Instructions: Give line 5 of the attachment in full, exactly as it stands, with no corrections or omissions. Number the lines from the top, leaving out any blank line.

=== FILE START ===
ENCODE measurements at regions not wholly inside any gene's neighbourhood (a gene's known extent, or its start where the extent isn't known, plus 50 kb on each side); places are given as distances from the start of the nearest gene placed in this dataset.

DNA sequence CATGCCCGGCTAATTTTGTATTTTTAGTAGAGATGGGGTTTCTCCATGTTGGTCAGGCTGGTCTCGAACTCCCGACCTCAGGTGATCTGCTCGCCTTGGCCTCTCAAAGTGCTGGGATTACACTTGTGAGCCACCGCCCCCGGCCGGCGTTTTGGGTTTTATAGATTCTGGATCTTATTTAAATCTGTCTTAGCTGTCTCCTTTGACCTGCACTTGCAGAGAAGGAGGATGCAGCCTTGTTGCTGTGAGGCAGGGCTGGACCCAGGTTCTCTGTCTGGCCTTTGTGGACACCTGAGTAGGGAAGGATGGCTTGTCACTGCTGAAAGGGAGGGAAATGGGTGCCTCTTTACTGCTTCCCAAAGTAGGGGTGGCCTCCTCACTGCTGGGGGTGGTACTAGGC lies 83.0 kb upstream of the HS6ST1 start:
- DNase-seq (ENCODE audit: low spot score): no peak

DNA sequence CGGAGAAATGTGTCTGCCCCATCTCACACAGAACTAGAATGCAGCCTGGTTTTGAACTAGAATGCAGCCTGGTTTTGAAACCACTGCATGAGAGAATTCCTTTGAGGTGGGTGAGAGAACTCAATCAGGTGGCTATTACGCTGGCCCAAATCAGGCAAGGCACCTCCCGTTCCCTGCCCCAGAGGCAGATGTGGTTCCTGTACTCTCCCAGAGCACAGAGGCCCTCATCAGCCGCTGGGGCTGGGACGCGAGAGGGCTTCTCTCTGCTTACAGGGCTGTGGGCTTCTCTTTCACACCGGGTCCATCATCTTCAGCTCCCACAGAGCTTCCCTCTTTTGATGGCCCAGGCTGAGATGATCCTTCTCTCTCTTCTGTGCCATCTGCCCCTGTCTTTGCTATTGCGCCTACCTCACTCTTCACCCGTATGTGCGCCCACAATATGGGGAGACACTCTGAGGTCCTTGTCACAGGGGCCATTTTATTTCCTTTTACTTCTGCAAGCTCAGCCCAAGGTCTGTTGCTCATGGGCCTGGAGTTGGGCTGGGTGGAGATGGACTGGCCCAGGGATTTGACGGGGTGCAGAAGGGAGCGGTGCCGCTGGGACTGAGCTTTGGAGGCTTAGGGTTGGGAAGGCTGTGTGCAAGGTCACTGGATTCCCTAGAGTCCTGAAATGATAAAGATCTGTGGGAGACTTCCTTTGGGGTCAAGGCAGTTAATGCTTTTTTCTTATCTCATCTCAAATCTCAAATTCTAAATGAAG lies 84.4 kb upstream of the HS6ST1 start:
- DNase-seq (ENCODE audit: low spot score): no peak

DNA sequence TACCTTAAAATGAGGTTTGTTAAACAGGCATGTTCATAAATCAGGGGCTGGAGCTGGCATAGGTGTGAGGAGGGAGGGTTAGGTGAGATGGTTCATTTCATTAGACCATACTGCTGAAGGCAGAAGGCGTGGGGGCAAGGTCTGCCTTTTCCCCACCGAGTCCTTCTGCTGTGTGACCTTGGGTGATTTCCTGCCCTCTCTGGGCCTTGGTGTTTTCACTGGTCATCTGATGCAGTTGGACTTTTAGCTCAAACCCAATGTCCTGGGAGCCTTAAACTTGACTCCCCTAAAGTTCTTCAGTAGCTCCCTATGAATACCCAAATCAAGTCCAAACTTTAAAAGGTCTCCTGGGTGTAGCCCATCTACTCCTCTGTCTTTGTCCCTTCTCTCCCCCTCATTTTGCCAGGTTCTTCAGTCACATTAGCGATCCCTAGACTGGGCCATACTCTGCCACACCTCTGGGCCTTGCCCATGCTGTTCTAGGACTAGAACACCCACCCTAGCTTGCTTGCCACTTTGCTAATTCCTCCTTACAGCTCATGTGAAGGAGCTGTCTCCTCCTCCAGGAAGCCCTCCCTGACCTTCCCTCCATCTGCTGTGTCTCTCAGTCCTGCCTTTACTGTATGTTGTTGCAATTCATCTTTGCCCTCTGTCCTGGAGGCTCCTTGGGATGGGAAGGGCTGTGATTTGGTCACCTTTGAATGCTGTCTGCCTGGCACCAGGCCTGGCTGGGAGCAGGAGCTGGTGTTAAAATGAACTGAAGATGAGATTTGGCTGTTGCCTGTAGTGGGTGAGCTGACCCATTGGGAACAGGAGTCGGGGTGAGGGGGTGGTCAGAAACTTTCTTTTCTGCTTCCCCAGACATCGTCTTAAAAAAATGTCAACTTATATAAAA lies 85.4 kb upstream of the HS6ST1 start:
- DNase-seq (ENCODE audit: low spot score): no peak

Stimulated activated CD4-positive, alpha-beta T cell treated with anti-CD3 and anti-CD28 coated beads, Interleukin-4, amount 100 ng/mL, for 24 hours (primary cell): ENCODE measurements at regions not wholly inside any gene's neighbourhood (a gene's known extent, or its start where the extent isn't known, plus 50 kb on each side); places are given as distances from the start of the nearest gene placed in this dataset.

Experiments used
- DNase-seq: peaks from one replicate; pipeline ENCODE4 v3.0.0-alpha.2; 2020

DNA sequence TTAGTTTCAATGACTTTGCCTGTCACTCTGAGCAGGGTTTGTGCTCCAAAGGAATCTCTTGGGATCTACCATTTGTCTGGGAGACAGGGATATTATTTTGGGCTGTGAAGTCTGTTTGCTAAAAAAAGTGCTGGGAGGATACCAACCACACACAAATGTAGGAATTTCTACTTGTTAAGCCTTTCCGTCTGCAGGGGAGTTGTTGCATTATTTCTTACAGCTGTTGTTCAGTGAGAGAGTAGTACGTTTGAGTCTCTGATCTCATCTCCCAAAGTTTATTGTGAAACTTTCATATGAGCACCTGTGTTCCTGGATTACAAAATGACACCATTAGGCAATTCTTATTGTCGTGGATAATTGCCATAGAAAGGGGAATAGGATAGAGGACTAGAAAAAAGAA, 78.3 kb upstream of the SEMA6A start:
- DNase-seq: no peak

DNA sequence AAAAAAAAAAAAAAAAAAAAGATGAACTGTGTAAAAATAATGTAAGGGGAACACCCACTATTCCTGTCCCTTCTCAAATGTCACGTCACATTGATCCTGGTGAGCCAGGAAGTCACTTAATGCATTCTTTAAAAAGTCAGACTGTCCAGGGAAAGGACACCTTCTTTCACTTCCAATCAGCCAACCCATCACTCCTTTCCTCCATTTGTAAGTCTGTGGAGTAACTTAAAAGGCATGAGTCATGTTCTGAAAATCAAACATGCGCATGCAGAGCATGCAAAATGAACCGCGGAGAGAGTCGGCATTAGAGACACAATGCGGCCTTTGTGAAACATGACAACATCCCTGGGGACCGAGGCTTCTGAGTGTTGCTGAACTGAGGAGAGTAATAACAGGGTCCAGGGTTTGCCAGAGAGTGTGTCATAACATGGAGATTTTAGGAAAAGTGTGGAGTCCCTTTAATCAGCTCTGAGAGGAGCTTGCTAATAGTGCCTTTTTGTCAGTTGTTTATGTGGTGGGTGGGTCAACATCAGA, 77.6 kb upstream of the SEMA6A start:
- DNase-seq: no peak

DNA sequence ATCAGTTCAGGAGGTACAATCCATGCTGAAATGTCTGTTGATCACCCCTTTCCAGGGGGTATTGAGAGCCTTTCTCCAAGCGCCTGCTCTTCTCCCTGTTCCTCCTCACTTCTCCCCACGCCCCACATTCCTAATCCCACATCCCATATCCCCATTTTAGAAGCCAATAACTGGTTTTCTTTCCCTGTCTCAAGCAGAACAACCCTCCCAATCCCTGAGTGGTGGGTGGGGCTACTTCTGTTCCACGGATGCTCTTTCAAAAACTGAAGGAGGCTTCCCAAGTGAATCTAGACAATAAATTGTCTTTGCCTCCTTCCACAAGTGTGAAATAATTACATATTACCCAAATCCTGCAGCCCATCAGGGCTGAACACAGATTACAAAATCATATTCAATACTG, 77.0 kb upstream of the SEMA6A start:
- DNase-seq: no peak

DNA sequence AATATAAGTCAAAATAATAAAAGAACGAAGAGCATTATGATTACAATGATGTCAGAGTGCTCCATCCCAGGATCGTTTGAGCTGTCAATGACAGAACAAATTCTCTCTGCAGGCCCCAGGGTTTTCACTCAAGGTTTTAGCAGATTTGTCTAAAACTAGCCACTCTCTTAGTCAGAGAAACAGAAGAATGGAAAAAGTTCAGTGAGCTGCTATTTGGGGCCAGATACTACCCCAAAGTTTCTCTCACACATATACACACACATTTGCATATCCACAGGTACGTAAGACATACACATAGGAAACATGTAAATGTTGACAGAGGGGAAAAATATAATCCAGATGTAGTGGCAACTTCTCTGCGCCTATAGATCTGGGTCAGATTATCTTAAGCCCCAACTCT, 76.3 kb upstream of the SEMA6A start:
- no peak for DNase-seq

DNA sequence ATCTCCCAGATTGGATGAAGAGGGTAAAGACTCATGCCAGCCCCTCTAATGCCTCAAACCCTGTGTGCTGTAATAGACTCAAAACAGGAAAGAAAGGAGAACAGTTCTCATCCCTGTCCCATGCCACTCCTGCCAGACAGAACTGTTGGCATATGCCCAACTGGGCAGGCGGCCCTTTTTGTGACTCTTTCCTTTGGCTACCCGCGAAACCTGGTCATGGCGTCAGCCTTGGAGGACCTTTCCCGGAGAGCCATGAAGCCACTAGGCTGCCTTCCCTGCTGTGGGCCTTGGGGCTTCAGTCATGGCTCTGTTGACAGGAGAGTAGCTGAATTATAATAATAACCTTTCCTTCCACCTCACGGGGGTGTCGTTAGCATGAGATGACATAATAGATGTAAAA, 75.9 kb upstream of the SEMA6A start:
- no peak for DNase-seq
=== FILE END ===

- DNase-seq (ENCODE audit: low spot score): no peak